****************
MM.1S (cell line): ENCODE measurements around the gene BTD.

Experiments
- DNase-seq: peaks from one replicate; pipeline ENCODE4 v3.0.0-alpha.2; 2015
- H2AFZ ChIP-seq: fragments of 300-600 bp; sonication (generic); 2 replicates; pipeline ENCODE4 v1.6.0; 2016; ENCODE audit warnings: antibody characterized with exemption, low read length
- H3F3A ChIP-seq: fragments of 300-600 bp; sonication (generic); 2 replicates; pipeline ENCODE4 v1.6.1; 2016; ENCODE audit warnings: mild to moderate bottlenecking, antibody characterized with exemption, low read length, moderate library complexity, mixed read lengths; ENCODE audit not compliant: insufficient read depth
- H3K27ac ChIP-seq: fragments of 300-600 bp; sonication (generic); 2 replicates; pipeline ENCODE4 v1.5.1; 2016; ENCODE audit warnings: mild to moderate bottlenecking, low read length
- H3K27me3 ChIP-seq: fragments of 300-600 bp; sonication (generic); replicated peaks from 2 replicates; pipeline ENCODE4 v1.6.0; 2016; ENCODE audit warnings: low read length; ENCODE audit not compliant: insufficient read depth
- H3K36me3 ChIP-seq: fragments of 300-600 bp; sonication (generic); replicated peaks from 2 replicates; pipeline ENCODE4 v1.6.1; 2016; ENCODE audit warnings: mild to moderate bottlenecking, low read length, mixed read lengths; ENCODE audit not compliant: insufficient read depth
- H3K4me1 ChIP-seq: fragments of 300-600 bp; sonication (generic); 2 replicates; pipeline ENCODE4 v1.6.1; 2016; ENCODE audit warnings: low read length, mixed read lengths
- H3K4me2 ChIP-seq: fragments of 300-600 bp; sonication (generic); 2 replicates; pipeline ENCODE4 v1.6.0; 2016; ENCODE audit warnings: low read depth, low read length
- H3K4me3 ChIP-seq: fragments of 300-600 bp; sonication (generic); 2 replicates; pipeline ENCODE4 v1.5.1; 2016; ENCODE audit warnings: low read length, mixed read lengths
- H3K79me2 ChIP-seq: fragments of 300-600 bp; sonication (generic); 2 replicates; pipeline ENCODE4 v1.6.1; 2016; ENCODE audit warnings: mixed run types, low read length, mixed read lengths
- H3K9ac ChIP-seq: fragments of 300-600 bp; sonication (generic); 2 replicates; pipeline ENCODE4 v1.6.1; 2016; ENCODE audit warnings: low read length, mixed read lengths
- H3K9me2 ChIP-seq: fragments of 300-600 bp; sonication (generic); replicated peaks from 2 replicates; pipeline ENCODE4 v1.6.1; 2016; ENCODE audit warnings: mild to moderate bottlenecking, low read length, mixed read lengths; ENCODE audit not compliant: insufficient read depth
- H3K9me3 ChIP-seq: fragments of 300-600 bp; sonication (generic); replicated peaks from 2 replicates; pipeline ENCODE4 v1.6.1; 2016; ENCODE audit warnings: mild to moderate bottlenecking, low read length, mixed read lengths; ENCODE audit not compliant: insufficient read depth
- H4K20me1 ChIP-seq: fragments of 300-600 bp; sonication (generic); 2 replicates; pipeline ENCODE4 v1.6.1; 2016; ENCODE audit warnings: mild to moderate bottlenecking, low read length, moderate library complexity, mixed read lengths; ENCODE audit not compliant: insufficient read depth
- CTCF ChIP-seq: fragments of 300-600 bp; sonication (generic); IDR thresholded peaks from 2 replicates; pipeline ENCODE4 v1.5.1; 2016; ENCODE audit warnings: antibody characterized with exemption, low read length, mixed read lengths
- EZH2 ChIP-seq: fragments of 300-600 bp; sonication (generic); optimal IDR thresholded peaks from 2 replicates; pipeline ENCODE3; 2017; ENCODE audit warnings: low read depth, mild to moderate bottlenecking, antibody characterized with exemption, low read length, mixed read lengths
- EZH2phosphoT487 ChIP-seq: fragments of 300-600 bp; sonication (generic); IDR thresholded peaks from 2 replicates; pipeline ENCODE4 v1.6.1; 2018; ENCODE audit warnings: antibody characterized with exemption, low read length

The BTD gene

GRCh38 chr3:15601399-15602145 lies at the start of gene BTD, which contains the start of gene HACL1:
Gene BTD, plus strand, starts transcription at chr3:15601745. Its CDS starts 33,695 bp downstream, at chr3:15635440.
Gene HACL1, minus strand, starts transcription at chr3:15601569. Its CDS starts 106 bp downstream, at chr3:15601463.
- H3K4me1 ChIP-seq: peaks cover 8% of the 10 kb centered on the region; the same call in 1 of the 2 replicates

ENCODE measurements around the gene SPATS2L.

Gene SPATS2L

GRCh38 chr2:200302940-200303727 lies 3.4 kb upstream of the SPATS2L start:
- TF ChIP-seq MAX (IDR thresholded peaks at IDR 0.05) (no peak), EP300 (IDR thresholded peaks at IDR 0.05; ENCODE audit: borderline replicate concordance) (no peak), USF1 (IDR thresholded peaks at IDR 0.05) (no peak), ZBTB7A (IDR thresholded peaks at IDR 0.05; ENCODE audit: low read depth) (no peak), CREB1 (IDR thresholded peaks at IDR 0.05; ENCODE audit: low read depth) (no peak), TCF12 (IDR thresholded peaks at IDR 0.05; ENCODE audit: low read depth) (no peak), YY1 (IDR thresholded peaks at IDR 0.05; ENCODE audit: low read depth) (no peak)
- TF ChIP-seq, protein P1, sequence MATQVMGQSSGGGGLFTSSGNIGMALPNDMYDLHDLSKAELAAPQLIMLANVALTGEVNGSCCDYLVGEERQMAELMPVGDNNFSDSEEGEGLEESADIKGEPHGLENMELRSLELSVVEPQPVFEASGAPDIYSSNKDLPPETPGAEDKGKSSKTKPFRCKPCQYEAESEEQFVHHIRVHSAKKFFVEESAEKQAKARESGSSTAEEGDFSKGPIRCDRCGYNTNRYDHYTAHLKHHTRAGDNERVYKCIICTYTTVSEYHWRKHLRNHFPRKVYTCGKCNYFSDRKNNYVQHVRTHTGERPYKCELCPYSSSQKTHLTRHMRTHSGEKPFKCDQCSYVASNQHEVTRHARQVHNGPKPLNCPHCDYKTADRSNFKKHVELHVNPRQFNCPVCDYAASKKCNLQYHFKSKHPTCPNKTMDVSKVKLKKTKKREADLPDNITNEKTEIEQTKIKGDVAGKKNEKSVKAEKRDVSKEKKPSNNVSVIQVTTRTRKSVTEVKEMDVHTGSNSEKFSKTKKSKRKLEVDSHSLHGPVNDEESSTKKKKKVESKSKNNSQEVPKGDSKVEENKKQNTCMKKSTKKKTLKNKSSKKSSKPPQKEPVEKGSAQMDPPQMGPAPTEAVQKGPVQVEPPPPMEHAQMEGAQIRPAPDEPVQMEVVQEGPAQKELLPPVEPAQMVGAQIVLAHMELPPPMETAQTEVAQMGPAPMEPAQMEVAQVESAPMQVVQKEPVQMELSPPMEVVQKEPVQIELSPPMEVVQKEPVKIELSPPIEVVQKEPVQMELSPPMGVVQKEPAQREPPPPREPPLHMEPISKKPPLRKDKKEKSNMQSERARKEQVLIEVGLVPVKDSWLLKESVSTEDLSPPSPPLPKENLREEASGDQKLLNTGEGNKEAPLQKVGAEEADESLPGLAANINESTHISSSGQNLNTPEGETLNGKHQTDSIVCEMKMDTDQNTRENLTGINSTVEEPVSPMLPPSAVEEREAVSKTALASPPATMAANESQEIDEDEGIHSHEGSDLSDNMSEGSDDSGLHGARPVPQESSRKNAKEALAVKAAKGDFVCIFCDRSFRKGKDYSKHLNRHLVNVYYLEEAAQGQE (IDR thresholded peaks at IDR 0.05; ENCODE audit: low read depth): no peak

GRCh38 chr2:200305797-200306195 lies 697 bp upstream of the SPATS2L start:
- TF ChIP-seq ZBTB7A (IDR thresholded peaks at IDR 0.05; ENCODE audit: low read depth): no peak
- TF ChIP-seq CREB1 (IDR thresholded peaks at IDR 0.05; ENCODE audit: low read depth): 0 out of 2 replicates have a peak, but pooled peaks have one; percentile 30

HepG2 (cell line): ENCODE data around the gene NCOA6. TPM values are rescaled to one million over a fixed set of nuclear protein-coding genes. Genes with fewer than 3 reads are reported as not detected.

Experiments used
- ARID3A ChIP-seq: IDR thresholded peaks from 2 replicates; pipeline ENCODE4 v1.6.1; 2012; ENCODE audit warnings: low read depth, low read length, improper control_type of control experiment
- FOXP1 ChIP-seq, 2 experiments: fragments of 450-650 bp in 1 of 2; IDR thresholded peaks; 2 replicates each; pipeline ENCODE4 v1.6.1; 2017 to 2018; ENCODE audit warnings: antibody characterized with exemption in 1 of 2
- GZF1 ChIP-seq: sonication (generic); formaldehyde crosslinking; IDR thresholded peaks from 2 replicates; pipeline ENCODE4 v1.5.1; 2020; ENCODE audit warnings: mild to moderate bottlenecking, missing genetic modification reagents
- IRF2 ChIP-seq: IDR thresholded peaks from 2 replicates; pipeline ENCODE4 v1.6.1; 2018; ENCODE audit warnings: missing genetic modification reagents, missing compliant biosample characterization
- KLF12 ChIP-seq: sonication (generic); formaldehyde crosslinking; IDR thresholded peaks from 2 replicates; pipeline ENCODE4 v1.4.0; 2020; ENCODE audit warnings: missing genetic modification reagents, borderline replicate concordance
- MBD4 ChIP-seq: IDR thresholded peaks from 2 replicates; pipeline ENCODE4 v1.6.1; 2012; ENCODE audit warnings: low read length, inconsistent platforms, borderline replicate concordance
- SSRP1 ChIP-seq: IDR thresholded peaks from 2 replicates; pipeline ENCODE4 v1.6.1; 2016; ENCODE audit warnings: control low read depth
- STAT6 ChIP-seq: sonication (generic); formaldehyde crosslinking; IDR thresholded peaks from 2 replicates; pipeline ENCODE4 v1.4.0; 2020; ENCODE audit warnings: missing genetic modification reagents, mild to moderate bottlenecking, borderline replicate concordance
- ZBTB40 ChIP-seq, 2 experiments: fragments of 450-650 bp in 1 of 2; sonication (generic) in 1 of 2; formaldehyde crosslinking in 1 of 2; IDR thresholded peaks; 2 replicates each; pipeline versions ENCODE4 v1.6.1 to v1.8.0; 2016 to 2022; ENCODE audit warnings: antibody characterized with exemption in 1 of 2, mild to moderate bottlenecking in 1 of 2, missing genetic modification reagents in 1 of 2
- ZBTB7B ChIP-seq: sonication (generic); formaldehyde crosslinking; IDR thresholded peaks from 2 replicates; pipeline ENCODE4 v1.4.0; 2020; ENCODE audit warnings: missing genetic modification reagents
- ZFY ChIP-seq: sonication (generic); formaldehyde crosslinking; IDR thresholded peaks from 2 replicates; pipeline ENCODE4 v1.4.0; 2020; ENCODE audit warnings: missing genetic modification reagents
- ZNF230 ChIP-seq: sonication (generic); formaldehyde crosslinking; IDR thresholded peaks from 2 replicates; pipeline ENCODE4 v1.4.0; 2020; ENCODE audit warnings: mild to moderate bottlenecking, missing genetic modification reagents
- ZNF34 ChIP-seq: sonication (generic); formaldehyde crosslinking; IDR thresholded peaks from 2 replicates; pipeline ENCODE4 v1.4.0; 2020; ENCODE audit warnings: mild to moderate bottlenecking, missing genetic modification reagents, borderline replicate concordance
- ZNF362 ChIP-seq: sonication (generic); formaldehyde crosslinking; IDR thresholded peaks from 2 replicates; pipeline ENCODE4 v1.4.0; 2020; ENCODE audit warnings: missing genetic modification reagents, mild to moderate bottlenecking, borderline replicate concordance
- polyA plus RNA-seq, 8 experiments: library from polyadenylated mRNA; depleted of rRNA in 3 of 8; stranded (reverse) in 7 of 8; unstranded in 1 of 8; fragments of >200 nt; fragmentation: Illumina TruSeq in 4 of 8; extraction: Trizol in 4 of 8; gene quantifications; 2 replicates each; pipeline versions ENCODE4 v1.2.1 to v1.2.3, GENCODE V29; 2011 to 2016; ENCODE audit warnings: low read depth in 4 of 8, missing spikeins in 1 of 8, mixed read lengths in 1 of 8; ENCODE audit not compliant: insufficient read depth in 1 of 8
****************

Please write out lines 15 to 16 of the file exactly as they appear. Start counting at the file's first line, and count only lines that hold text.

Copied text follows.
- H3K9me3 ChIP-seq: fragments of 300-600 bp; sonication (generic); replicated peaks from 2 replicates; pipeline ENCODE4 v1.6.1; 2016; ENCODE audit warnings: mild to moderate bottlenecking, low read length, mixed read lengths; ENCODE audit not compliant: insufficient read depth
- H4K20me1 ChIP-seq: fragments of 300-600 bp; sonication (generic); 2 replicates; pipeline ENCODE4 v1.6.1; 2016; ENCODE audit warnings: mild to moderate bottlenecking, low read length, moderate library complexity, mixed read lengths; ENCODE audit not compliant: insufficient read depth